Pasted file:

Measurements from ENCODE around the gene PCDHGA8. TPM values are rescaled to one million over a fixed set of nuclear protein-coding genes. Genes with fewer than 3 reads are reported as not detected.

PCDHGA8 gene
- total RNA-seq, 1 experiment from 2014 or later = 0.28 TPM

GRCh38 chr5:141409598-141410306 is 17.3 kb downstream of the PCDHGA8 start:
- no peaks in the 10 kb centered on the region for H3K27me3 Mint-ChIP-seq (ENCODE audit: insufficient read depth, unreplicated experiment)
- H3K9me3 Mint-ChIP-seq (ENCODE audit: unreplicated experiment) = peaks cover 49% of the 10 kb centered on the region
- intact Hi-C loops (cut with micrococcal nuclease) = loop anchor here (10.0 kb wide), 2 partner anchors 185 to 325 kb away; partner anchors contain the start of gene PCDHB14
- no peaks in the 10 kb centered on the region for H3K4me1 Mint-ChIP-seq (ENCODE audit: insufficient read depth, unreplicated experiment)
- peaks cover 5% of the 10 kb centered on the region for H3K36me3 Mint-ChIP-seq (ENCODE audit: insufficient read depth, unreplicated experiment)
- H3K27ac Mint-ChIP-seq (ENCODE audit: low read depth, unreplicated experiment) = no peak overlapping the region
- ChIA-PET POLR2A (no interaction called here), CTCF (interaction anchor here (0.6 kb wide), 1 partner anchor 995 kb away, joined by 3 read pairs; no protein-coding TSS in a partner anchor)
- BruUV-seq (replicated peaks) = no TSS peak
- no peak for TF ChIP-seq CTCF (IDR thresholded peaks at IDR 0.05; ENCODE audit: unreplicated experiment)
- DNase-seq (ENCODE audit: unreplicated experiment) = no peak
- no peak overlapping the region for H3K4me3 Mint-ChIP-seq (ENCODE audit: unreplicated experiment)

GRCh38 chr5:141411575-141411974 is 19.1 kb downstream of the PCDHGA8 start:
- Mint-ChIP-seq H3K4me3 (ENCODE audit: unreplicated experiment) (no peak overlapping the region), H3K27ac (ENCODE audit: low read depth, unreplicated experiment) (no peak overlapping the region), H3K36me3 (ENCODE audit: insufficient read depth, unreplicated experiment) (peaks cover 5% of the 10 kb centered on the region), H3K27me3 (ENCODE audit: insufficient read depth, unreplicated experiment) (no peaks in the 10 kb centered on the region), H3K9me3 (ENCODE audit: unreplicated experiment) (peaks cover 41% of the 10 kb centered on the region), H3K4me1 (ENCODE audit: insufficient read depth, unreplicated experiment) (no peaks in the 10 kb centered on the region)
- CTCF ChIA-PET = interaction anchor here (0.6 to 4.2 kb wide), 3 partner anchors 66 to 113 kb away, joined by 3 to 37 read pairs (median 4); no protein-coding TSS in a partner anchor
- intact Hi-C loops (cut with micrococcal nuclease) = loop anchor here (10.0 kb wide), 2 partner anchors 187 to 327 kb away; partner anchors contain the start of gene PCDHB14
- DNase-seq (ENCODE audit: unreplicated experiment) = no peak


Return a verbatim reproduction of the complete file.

Measurements from ENCODE around the gene PCDHGA8. TPM values are rescaled to one million over a fixed set of nuclear protein-coding genes. Genes with fewer than 3 reads are reported as not detected.

PCDHGA8 gene
- total RNA-seq, 1 experiment from 2014 or later = 0.28 TPM

GRCh38 chr5:141409598-141410306 is 17.3 kb downstream of the PCDHGA8 start:
- no peaks in the 10 kb centered on the region for H3K27me3 Mint-ChIP-seq (ENCODE audit: insufficient read depth, unreplicated experiment)
- H3K9me3 Mint-ChIP-seq (ENCODE audit: unreplicated experiment) = peaks cover 49% of the 10 kb centered on the region
- intact Hi-C loops (cut with micrococcal nuclease) = loop anchor here (10.0 kb wide), 2 partner anchors 185 to 325 kb away; partner anchors contain the start of gene PCDHB14
- no peaks in the 10 kb centered on the region for H3K4me1 Mint-ChIP-seq (ENCODE audit: insufficient read depth, unreplicated experiment)
- peaks cover 5% of the 10 kb centered on the region for H3K36me3 Mint-ChIP-seq (ENCODE audit: insufficient read depth, unreplicated experiment)
- H3K27ac Mint-ChIP-seq (ENCODE audit: low read depth, unreplicated experiment) = no peak overlapping the region
- ChIA-PET POLR2A (no interaction called here), CTCF (interaction anchor here (0.6 kb wide), 1 partner anchor 995 kb away, joined by 3 read pairs; no protein-coding TSS in a partner anchor)
- BruUV-seq (replicated peaks) = no TSS peak
- no peak for TF ChIP-seq CTCF (IDR thresholded peaks at IDR 0.05; ENCODE audit: unreplicated experiment)
- DNase-seq (ENCODE audit: unreplicated experiment) = no peak
- no peak overlapping the region for H3K4me3 Mint-ChIP-seq (ENCODE audit: unreplicated experiment)

GRCh38 chr5:141411575-141411974 is 19.1 kb downstream of the PCDHGA8 start:
- Mint-ChIP-seq H3K4me3 (ENCODE audit: unreplicated experiment) (no peak overlapping the region), H3K27ac (ENCODE audit: low read depth, unreplicated experiment) (no peak overlapping the region), H3K36me3 (ENCODE audit: insufficient read depth, unreplicated experiment) (peaks cover 5% of the 10 kb centered on the region), H3K27me3 (ENCODE audit: insufficient read depth, unreplicated experiment) (no peaks in the 10 kb centered on the region), H3K9me3 (ENCODE audit: unreplicated experiment) (peaks cover 41% of the 10 kb centered on the region), H3K4me1 (ENCODE audit: insufficient read depth, unreplicated experiment) (no peaks in the 10 kb centered on the region)
- CTCF ChIA-PET = interaction anchor here (0.6 to 4.2 kb wide), 3 partner anchors 66 to 113 kb away, joined by 3 to 37 read pairs (median 4); no protein-coding TSS in a partner anchor
- intact Hi-C loops (cut with micrococcal nuclease) = loop anchor here (10.0 kb wide), 2 partner anchors 187 to 327 kb away; partner anchors contain the start of gene PCDHB14
- DNase-seq (ENCODE audit: unreplicated experiment) = no peak